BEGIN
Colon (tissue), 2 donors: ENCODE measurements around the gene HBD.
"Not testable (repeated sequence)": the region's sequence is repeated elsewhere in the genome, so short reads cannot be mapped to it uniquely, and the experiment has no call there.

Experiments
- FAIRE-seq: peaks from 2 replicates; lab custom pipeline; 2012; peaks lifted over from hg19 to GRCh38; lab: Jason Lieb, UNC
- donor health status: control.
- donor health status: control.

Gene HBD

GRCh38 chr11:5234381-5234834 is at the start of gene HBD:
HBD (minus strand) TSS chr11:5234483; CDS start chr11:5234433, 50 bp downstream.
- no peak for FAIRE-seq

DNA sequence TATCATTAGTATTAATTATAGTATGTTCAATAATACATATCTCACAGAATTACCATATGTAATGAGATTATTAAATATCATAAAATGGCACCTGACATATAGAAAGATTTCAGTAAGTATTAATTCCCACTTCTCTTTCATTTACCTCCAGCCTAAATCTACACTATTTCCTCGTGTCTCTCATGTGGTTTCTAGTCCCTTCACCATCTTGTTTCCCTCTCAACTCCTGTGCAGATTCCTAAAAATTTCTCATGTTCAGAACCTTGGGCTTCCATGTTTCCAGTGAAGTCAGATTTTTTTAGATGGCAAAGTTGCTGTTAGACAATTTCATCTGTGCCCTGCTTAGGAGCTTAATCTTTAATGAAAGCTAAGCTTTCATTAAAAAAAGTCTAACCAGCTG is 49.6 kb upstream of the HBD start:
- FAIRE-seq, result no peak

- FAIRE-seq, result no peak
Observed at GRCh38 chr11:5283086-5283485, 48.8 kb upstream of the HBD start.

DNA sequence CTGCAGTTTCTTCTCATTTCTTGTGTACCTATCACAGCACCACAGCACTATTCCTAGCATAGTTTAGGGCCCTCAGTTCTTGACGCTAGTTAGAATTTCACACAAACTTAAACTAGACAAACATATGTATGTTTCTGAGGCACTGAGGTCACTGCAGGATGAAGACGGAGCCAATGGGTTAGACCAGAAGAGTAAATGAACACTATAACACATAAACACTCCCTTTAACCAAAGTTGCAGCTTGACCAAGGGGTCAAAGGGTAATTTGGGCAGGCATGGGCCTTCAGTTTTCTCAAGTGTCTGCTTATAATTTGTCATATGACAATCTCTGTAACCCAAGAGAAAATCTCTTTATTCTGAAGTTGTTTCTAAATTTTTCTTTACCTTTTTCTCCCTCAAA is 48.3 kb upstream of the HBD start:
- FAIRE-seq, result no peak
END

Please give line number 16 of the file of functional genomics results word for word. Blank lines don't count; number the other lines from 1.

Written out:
- FAIRE-seq, result no peak